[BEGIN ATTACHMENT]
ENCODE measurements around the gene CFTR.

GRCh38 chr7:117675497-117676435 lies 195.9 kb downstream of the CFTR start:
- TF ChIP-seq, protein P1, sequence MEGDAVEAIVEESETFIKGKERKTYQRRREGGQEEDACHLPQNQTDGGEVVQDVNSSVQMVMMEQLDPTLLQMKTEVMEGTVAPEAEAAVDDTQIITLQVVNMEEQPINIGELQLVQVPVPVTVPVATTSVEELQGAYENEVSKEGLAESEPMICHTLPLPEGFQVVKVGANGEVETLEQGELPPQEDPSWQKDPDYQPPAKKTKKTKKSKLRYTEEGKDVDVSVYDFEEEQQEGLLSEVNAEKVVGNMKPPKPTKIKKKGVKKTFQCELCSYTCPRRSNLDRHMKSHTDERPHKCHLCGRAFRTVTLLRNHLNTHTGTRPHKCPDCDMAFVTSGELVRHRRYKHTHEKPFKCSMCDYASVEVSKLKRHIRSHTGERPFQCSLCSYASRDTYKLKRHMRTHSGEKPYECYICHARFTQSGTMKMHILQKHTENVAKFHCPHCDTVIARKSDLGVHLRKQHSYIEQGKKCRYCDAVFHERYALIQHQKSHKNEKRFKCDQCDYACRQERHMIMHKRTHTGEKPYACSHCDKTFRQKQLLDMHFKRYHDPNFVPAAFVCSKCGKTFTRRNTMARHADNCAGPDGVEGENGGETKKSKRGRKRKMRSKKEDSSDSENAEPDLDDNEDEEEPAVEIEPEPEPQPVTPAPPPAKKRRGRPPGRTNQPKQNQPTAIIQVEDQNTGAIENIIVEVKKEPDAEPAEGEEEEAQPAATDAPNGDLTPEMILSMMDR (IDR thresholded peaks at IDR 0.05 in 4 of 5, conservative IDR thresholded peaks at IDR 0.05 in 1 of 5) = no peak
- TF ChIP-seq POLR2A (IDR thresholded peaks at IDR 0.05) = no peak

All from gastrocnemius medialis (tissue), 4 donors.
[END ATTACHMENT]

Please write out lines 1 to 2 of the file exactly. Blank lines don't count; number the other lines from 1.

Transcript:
ENCODE measurements around the gene CFTR.

GRCh38 chr7:117675497-117676435 lies 195.9 kb downstream of the CFTR start: